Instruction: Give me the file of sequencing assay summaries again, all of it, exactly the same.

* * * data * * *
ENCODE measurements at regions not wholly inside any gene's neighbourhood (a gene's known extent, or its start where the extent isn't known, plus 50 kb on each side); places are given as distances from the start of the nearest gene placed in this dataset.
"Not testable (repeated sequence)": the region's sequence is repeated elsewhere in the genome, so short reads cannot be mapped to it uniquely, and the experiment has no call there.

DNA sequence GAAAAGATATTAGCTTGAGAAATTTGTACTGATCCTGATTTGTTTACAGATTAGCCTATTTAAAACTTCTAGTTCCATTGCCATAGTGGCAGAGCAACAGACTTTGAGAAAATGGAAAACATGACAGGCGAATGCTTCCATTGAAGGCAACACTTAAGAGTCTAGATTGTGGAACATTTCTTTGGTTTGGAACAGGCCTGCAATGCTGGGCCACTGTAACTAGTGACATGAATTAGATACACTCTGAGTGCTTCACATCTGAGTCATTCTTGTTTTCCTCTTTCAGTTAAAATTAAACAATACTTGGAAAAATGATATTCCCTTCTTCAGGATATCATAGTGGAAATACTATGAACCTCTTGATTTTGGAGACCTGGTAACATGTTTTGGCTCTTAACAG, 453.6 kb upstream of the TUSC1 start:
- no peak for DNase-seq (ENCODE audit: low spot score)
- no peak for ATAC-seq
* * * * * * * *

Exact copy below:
ENCODE measurements at regions not wholly inside any gene's neighbourhood (a gene's known extent, or its start where the extent isn't known, plus 50 kb on each side); places are given as distances from the start of the nearest gene placed in this dataset.
"Not testable (repeated sequence)": the region's sequence is repeated elsewhere in the genome, so short reads cannot be mapped to it uniquely, and the experiment has no call there.

DNA sequence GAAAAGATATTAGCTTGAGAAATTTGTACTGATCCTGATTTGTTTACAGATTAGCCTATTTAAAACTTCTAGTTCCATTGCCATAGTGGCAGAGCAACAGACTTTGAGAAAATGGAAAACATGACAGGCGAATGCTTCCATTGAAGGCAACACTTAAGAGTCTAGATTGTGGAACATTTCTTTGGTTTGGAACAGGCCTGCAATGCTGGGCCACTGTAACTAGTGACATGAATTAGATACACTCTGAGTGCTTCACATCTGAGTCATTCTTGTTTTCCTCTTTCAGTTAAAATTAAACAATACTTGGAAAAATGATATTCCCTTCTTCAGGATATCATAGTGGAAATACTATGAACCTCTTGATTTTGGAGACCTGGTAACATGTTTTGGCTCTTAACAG, 453.6 kb upstream of the TUSC1 start:
- no peak for DNase-seq (ENCODE audit: low spot score)
- no peak for ATAC-seq